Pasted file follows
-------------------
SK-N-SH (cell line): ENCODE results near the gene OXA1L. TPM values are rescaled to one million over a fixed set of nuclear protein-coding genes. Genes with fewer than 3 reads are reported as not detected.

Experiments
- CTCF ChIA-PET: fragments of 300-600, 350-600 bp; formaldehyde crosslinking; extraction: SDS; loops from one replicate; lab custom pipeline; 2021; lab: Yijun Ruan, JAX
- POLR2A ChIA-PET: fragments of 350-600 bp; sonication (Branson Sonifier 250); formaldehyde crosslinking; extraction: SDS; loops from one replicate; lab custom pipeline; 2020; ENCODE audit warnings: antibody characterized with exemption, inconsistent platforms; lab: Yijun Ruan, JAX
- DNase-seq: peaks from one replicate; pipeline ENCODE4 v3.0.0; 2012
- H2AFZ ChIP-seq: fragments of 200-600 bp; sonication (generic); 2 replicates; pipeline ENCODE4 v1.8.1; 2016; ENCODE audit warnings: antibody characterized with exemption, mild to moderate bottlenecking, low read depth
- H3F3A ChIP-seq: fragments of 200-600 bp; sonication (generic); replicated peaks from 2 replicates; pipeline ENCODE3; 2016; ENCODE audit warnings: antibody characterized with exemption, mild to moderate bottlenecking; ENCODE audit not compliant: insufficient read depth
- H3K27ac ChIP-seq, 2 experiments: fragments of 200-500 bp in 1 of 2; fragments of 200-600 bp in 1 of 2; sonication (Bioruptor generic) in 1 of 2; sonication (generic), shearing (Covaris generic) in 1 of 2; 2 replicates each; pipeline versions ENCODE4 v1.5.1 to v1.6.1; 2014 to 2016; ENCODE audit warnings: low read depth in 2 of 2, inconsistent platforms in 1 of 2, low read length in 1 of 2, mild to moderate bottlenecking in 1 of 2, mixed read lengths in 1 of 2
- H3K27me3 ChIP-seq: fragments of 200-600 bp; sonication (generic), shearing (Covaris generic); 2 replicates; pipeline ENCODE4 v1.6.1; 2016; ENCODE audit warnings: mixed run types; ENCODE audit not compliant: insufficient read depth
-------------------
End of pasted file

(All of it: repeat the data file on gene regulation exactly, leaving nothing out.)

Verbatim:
SK-N-SH (cell line): ENCODE results near the gene OXA1L. TPM values are rescaled to one million over a fixed set of nuclear protein-coding genes. Genes with fewer than 3 reads are reported as not detected.

Experiments
- CTCF ChIA-PET: fragments of 300-600, 350-600 bp; formaldehyde crosslinking; extraction: SDS; loops from one replicate; lab custom pipeline; 2021; lab: Yijun Ruan, JAX
- POLR2A ChIA-PET: fragments of 350-600 bp; sonication (Branson Sonifier 250); formaldehyde crosslinking; extraction: SDS; loops from one replicate; lab custom pipeline; 2020; ENCODE audit warnings: antibody characterized with exemption, inconsistent platforms; lab: Yijun Ruan, JAX
- DNase-seq: peaks from one replicate; pipeline ENCODE4 v3.0.0; 2012
- H2AFZ ChIP-seq: fragments of 200-600 bp; sonication (generic); 2 replicates; pipeline ENCODE4 v1.8.1; 2016; ENCODE audit warnings: antibody characterized with exemption, mild to moderate bottlenecking, low read depth
- H3F3A ChIP-seq: fragments of 200-600 bp; sonication (generic); replicated peaks from 2 replicates; pipeline ENCODE3; 2016; ENCODE audit warnings: antibody characterized with exemption, mild to moderate bottlenecking; ENCODE audit not compliant: insufficient read depth
- H3K27ac ChIP-seq, 2 experiments: fragments of 200-500 bp in 1 of 2; fragments of 200-600 bp in 1 of 2; sonication (Bioruptor generic) in 1 of 2; sonication (generic), shearing (Covaris generic) in 1 of 2; 2 replicates each; pipeline versions ENCODE4 v1.5.1 to v1.6.1; 2014 to 2016; ENCODE audit warnings: low read depth in 2 of 2, inconsistent platforms in 1 of 2, low read length in 1 of 2, mild to moderate bottlenecking in 1 of 2, mixed read lengths in 1 of 2
- H3K27me3 ChIP-seq: fragments of 200-600 bp; sonication (generic), shearing (Covaris generic); 2 replicates; pipeline ENCODE4 v1.6.1; 2016; ENCODE audit warnings: mixed run types; ENCODE audit not compliant: insufficient read depth